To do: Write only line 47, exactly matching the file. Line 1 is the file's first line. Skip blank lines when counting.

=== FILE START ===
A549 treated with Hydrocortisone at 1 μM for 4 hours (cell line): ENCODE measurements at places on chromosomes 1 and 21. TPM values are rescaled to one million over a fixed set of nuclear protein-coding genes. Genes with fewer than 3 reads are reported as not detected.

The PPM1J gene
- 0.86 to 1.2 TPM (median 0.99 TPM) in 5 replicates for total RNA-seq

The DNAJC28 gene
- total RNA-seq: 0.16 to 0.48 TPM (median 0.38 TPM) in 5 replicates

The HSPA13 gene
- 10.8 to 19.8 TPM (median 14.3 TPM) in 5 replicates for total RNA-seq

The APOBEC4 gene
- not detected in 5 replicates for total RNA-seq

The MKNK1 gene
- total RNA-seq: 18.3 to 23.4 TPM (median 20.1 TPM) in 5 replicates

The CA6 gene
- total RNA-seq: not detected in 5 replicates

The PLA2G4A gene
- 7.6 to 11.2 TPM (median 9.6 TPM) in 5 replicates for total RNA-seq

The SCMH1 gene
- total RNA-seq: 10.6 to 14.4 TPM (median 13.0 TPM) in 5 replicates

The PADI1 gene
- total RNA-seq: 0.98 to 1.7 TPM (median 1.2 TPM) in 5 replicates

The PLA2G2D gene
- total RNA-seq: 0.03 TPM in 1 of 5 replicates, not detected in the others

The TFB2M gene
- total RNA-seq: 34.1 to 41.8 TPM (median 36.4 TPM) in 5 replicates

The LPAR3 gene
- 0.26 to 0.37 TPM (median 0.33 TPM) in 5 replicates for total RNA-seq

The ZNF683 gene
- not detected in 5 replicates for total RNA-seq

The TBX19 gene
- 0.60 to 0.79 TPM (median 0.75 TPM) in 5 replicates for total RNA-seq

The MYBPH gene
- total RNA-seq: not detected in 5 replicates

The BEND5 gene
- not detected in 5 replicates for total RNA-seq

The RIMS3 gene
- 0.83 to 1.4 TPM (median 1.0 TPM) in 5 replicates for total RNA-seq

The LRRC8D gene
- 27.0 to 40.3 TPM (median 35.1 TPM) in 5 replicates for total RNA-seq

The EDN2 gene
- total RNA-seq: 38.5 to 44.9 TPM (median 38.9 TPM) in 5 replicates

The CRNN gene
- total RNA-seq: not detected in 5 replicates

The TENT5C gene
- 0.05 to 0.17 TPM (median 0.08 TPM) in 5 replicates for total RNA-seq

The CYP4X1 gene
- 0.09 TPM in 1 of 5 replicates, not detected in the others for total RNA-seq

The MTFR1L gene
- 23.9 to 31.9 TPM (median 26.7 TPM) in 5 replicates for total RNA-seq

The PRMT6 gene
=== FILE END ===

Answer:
- 23.9 to 31.9 TPM (median 26.7 TPM) in 5 replicates for total RNA-seq